It’s difficult to go anywhere today and NOT hear the music. It’s in our homes and on computers, on TV shows and movies, at the restaurant, in the shopping mall, church, and temple, and unless your Amish and plow your fields with mules, music is probably in YOUR workplace.
Does music at work help you be more creative and productive, or does music make a tedious task bearable? I think most of us would agree that a dumb, repetitive task can become easier when we listen to music. And it’s here that familiar, up-tempo music can get our juices going and help us get the job done. Research reports that substantial economic benefits can result from the use of music on the factory floor.
Inserting tab A into slot B on the assembly line is more accurately completed by workers who are in a good mood. Studies prove that playing mid-tempo music in a Major key tends to bring workers into their happy place, where they are more productive.
In my bedside practice, I deliver prescriptive music that first matches the mood of my patient, and then I evolve that music to a Major key where the patient responds with a corresponding positive change of attitude and works with 9 out of 10 patients.
If you work in an open office, the snips and bits of conversation that you overhear can impair your ability to concentrate far more than that carpet cleaner growling in the next room. We possess the mental bandwidth to process 1.6 conversations, so every time you hear a bit of a colleague’s conversation, your remaining bandwidth for processing another conversation is reduced to .6. That’s what you have available to talk to your customer or colleague on the telephone in your open office floorplan.
Personal earbuds or headphones can help a worker manage their personal soundscape and be more efficient. Again research shows that employees who use music to manage their mood tend to complete tasks more quickly and efficiently.
I’ve heard the arguments for open-plan offices supporting collaboration. However, every office I visit as a soundscape designer has such a constant din of ‘blah blah blah’ most everyone wants some quiet to think and problem solve. A good alternative is an acoustically treated open floor plan that keeps the noise down, and small meeting rooms with doors that can support spontaneous, collaborative meetings.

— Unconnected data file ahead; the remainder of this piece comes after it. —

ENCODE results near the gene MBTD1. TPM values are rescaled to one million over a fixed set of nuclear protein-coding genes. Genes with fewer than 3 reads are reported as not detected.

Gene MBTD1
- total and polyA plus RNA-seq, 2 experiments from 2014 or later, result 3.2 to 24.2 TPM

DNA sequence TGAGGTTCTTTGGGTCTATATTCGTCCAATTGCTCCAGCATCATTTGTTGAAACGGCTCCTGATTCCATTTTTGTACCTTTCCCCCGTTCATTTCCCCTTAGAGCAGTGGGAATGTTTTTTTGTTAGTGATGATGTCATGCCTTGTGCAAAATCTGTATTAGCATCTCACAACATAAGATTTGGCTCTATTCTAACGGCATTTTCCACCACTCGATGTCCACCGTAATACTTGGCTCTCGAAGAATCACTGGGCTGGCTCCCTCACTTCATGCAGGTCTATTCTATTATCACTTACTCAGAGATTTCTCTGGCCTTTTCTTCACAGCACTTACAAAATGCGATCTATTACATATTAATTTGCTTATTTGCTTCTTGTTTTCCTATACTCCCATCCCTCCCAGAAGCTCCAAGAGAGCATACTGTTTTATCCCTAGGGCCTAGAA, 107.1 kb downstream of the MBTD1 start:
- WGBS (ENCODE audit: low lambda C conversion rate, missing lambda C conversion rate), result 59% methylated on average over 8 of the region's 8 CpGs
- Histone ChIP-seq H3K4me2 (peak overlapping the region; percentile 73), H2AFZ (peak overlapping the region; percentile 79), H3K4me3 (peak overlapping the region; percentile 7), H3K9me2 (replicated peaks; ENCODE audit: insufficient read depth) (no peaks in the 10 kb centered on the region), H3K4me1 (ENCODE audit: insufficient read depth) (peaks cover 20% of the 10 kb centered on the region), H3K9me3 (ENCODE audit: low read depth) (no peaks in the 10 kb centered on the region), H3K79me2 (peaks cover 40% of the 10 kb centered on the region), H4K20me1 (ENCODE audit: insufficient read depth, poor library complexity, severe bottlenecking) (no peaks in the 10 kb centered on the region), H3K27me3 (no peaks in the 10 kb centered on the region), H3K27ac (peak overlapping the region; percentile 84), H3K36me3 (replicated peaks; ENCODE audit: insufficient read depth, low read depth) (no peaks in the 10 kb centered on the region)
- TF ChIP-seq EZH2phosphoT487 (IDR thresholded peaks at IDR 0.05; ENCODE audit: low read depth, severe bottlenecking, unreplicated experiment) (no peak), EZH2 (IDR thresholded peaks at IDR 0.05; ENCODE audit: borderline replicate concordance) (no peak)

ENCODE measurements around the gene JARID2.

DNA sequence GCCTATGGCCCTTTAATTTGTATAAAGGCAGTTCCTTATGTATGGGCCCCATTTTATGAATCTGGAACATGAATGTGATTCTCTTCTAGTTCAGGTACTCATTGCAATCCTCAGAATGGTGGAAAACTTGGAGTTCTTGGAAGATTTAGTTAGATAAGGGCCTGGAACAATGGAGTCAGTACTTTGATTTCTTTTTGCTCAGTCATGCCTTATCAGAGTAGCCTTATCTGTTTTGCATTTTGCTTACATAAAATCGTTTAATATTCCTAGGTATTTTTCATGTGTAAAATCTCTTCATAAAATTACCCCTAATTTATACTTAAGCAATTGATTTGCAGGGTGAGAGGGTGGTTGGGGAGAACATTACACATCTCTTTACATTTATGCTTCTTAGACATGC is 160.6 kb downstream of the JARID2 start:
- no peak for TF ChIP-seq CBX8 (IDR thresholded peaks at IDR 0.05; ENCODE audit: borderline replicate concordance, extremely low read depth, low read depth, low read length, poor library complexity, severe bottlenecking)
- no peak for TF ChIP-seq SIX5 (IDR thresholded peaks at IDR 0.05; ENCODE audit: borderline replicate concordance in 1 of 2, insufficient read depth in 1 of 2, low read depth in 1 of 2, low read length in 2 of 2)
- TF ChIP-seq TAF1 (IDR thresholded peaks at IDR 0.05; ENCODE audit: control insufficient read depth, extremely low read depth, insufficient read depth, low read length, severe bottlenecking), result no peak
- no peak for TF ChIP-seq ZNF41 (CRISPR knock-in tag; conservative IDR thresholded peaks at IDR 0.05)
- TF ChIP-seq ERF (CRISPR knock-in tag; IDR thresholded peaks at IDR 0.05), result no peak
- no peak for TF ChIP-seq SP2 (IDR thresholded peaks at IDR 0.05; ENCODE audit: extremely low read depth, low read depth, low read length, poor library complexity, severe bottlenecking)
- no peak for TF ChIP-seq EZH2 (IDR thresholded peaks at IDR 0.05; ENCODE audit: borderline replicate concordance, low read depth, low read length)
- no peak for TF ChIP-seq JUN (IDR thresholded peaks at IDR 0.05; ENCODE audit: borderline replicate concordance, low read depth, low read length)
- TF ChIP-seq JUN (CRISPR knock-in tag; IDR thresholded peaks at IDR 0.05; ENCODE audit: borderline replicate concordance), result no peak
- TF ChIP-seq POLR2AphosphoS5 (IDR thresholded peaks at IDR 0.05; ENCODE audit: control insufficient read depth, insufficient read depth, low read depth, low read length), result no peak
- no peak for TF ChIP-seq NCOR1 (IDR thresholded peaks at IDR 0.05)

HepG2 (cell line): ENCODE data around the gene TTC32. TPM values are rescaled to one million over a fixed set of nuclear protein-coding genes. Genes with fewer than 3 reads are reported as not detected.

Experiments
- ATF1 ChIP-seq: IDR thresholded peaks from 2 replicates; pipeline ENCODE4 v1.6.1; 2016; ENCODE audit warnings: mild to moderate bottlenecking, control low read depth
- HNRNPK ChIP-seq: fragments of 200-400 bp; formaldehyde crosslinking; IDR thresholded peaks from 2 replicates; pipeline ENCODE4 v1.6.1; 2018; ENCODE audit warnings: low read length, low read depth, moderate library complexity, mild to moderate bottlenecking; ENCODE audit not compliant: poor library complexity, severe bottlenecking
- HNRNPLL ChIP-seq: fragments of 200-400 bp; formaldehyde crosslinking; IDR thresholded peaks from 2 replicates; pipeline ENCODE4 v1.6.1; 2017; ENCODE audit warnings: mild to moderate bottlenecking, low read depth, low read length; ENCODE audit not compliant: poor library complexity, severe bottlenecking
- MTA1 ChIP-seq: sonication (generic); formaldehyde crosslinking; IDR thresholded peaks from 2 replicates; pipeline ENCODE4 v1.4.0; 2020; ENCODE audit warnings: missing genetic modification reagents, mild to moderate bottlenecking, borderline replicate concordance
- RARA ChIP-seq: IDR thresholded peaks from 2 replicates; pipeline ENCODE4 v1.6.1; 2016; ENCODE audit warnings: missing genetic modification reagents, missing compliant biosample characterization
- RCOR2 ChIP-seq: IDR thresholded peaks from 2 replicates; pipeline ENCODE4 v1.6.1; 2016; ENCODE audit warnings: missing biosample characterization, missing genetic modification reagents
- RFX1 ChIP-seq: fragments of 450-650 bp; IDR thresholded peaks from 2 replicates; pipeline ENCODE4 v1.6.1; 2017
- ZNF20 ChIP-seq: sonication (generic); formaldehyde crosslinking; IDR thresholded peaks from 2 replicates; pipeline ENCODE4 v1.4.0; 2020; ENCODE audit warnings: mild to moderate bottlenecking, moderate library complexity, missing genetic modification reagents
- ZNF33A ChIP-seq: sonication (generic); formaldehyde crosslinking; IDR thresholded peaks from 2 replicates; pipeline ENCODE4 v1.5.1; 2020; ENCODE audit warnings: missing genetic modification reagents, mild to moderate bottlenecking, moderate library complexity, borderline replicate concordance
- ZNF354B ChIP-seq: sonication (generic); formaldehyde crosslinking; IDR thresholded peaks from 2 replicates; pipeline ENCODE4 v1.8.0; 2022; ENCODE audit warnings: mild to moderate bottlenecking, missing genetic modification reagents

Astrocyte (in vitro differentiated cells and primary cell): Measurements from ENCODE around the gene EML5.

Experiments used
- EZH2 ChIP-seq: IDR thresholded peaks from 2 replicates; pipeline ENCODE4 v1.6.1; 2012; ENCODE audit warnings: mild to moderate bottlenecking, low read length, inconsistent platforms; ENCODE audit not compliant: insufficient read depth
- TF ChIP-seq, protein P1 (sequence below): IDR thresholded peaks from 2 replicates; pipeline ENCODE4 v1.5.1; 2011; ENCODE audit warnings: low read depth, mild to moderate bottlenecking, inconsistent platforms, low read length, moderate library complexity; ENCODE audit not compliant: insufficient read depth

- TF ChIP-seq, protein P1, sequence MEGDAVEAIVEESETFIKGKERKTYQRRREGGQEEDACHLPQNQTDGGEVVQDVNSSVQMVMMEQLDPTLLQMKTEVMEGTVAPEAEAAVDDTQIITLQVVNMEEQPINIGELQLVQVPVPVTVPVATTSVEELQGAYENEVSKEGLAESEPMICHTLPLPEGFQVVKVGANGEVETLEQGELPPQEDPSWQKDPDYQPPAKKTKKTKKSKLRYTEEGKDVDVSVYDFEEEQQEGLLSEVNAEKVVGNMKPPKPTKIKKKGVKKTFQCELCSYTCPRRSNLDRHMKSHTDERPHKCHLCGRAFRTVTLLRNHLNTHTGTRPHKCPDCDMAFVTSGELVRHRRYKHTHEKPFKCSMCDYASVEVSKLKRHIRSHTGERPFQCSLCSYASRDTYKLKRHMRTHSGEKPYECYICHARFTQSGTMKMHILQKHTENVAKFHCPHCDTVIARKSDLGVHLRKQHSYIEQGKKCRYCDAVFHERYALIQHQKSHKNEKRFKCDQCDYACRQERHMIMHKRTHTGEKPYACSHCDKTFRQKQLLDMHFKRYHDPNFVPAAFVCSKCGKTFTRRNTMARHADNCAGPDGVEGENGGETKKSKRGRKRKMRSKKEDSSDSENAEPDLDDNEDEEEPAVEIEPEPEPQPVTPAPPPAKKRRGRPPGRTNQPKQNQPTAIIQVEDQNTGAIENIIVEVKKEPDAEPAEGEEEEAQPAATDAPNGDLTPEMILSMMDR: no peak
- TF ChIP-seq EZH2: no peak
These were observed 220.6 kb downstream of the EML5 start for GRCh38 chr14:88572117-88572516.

For creative work, immersive, ambient music and soundscapes can pull us into a sonic world of our design, where we can masque outside noises and conversations. My experience is that when I want to create, I use this type of music – from Gregorian chant to Rainforest ambiance with shifting sonic and musical themes.
If the music is too busy, it becomes a distraction and draws our attention out of our creative zone. Lyrics trigger the language processing-side of our brain and that can overwhelm the more creative brain centers.
As I mentioned earlier if the work is redundant, like a workout at the gym, then lyrics and songs can help us sustain the mood and energy to complete the task.
What about Western Classical Music? The best recommendations are for mid-tempo baroque music. The melodies are perky, often in a major key with constant dynamics and tempo. Just what you need for balancing your checking account.
Chillout, down-tempo ambient instrumental music, can help us with many work tasks. The tempo helps us settle into a sustainable, steady heart and breath rate for work. The absence of lyrics doesn’t call our attention and helps us to keep focused, and the music is fairly repetitive. Our brain get’s comfortable, there are enough sonic changes to keep our brain mildly attentive, but we can easily shift to the task at hand.
Now I’d like to hear from you. Have you ever used music to reinforce your work? What type of music is played in your workplace? How does it make you feel? How noisy is your workplace? Would you prefer some quiet place to work? What about when you work at home, what type of music do you use?
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If you’d like to have the therapeutic music that I use with patients, please visit JamesSchaller.com. Check out the online course The Healer’s Visit for complete training of how any caregiver can understand and use therapeutic music.
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James Schaller, CMP is a clinical musician and consultant who trains caregivers on how to use therapeutic music and consults with healthcare facilities to create soundscapes that benefit patients and staff.